You can also search this site and the archive site for other methods of dry washing, although coming up with effective search filters can be challenging.

Lately, the most popular method of waterless washing is to use wood chips.

Rick





www.Make-Biodiesel.org





July 08, 2018, 01:37 PM
Chaymiranda
Thanks Wesley and rick!!
I have never washed my diesel with Magnesol but I will.
I have other questions and I would like that you gays give me your opinion and your experience so the thing is that I make biodiesel with base-base (I believe that it is called) I mean using NaOH and metanol as jorney to forever says but I have been many problems following those instructions therefore I read that many people is making biodiesel using acid-base method. Could you tell me what is the best way to make biodiesel? As your experience says!
Saludos desde Mexico amigos.
July 09, 2018, 04:49 AM
WesleyB
I use the one step base/methanol method generally. I use potassium hydroxide usually. I have done the acid method using a free fatty acid (stearic acid) , methanol , heat , and concentrated sulfuric acid. There are some problems with acid esterification. Is your English language understanding good? I studied chemistry in a University and can explain most of it.
July 09, 2018, 03:43 PM
Chaymiranda
Yes I can get you well if you write actually I’m studying chemistry but you know at college doesn’t teach you how to make biodiesel unfortunately but it doesn’t matter this is why I’m here.
I’d like to tell you that I’ve made biodiesel using KOH in virgin oil and It was great it worked ( you can see in the picture)
quote:
well, but there are many questions that I have for example when I do the tritiation I weigh a gram of KOH and I put it in a litter or destilled water and then I do the tritiation ( I use 10 ml de isopropyl alcohol and a ml of wvo) but I read that i have to make a stock solution (Mix exactly 5 grams of NaOH with exactly 500 millilitres of distilled water in the 1-litre PET bottle. This makes a "stock solution")
Before titration, measure out 5 ml of the stock solution, add 45 ml of distilled water and mix. This makes a 0.1% w/v lye solution, accurate to three decimal places.

What do you thing about it?
Do you do it?
July 09, 2018, 05:24 PM
WesleyB
I bought a professionally prepared 0.050 Normal Sodium Hydroxide stock solution to do my titrations with. I bought it from Hach Company by mail order. I don't know if you can buy it from Mexico.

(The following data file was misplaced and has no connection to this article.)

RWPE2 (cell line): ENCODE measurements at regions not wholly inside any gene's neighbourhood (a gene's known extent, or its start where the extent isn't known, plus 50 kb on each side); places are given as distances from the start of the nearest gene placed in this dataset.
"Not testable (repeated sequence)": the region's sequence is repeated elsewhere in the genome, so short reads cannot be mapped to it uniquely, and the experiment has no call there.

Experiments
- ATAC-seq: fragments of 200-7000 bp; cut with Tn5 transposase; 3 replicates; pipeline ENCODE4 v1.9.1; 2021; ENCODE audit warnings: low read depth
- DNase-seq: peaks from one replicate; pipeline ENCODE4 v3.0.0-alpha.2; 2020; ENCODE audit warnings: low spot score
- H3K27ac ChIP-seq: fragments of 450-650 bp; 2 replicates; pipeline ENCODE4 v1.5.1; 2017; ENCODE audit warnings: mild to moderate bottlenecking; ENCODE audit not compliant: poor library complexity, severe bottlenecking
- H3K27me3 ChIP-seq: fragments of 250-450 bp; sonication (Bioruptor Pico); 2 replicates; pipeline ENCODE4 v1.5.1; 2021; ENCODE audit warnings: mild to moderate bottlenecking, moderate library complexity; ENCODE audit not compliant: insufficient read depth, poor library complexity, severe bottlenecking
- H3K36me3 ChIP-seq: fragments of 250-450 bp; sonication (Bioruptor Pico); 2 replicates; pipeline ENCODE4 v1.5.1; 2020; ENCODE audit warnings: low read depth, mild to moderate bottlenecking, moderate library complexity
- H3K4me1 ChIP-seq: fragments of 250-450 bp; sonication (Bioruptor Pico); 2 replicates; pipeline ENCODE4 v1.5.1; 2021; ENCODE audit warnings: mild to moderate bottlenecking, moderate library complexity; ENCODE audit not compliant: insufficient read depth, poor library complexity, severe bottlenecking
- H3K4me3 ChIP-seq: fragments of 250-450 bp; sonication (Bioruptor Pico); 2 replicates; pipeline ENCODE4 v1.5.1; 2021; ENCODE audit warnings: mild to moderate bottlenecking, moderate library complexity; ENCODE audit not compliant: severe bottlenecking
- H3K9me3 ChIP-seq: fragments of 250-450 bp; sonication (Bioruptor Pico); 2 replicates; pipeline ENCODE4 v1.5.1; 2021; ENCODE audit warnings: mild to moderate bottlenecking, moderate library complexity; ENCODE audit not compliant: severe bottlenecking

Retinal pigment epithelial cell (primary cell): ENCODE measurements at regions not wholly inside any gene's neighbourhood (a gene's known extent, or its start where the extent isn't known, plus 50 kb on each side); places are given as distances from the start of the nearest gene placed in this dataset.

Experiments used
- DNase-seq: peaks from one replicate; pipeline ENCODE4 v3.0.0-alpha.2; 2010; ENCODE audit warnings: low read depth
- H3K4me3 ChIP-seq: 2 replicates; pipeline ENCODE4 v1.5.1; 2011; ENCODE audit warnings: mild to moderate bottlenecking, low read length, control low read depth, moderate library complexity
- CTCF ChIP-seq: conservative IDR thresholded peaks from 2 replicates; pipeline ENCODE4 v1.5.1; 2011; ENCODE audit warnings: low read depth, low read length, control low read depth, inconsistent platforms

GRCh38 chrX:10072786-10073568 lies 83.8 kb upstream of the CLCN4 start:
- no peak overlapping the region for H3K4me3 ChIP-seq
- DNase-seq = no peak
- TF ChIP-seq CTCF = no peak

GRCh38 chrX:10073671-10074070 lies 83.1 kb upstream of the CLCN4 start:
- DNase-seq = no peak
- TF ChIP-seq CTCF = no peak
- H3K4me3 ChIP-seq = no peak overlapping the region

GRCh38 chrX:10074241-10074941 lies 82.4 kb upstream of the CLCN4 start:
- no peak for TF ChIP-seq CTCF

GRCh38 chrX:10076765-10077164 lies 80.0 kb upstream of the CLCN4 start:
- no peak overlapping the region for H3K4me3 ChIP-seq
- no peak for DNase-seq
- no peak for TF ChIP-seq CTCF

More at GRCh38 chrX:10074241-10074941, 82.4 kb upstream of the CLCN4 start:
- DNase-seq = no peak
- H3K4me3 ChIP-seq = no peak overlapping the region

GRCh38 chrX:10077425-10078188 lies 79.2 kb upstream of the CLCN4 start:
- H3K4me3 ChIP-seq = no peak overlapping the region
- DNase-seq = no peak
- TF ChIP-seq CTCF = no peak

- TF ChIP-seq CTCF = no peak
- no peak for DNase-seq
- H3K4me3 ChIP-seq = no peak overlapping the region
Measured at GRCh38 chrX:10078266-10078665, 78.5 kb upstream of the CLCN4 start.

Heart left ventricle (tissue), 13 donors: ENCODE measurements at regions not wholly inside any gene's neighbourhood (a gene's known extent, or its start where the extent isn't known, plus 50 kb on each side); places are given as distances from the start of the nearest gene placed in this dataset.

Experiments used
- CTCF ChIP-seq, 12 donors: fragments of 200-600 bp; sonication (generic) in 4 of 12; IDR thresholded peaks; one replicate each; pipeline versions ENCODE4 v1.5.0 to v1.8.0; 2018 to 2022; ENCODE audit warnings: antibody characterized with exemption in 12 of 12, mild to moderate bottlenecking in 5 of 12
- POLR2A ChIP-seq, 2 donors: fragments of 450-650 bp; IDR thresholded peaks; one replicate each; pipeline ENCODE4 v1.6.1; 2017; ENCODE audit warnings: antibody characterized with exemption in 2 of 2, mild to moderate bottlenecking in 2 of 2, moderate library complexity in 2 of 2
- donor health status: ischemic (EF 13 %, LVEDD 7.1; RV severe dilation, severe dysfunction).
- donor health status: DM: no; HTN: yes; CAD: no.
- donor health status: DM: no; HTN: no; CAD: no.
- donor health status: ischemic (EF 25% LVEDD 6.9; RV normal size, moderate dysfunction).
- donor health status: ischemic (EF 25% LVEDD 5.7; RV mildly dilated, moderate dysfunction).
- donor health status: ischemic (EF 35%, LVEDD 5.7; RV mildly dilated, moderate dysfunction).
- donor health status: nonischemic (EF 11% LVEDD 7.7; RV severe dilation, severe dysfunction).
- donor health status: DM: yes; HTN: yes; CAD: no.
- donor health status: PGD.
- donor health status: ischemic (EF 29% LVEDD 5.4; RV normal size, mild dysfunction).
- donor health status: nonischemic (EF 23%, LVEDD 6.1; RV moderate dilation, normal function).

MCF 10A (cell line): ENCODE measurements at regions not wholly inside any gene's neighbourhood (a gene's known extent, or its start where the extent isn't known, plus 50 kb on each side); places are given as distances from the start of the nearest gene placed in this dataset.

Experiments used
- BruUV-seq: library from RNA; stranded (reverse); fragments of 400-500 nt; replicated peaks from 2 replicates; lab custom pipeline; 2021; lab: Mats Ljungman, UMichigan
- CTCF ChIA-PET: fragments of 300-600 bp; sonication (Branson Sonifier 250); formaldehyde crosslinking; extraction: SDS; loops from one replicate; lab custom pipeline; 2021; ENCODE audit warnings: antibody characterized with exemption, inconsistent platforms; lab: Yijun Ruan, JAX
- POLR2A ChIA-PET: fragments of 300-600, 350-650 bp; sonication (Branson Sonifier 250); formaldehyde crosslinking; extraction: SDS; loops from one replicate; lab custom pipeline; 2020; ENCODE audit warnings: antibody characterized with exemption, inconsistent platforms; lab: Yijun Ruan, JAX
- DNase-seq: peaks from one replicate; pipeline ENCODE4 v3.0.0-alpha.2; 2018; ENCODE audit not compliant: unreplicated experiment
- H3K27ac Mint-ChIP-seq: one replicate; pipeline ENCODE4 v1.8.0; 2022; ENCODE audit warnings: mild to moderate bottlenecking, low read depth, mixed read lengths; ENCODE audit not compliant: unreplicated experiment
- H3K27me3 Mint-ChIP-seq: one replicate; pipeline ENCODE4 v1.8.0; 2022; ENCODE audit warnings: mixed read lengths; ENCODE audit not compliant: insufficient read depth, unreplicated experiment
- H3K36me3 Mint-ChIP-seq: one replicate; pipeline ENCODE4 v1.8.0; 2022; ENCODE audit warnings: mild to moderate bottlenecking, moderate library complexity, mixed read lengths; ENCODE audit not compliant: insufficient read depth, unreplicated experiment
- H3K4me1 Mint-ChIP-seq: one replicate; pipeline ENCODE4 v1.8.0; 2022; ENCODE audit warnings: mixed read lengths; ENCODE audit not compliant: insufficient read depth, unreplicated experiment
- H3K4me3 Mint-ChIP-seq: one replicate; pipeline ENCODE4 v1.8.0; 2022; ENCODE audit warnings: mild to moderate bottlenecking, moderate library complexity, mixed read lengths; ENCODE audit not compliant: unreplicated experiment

July 09, 2018, 06:41 PM
Chaymiranda
Yes I can, can you tell me how is called the thing that you bought?
July 09, 2018, 06:45 PM
Tilly
Hi Chaymiranda,
Welcome to the forum

quote:
Originally posted by Chaymiranda:
... for example when I do the tritiation I weigh a gram of KOH and I put it in a litter or destilled water and then I do the tritiation
This is the most accurate method of titrating WVO if you want to make biodiesel and this is the method all backyard produces of biodiesel who I am aware of use.



quote:
... but I read that i have to make a stock solution (Mix exactly 5 grams of NaOH with exactly 500 millilitres of distilled water in the 1-litre PET bottle. This makes a "stock solution")
Before titration, measure out 5 ml of the stock solution, add 45 ml of distilled water and mix. This makes a 0.1% w/v lye solution, accurate to three decimal places.

What do you thing about it?
Do you do it?
Where did you read this?
I have never seen this procedure recommended for biodiesel production and know of No one who uses this method.

The first method you described using 1g KOH mixed into 1 litre of water is just as accurate for determining the amount of Caustic required to perform the neutralization of the acid in the WVO.

Stick with the first method.






July 09, 2018, 08:19 PM
Chaymiranda
Thanks Till,your experience will help me, so you have been using this method successfully for a long time? As I wrote I’ve made biodiesel using 1 gr of KOH or NaOH in a litter of water to make my solution but I’d like to know how others make it.
Wesley why do you use that Normalidad? I already called to hach company they sell a product called tritralab automatic that I can be use to do the tritiation but I don’t know if it is besides I ask for the stock solución to 0.05N ( I thing that I can be make in home just using the forum of Nornmalidad) what do you think?
July 09, 2018, 09:43 PM
WesleyB
I used the 0.050 Normal strength designation because that is what is given on the label of the bottle I use. Sodium hydroxide is 40 grams per mole, so 0.050 times 40 equals 2 grams per litre in an exact amount. I can titrate free fatty acids in vegetable oil to get a good answer based on a professionally standardized solution. My answer is in grams of sodium hydroxide per litre of vegetable oil. The catalogue number for this solution from Hach Company is 14764-53 if you need a reference number to order it from them. You can make your own titration fluid by easy method. Weigh accurately 1 gram potassium hydroxide or sodium hydroxide, then dilute with 1 litre of distilled water. I have used the sodium hydroxide standardized solution I bought, just assuming it is accurate.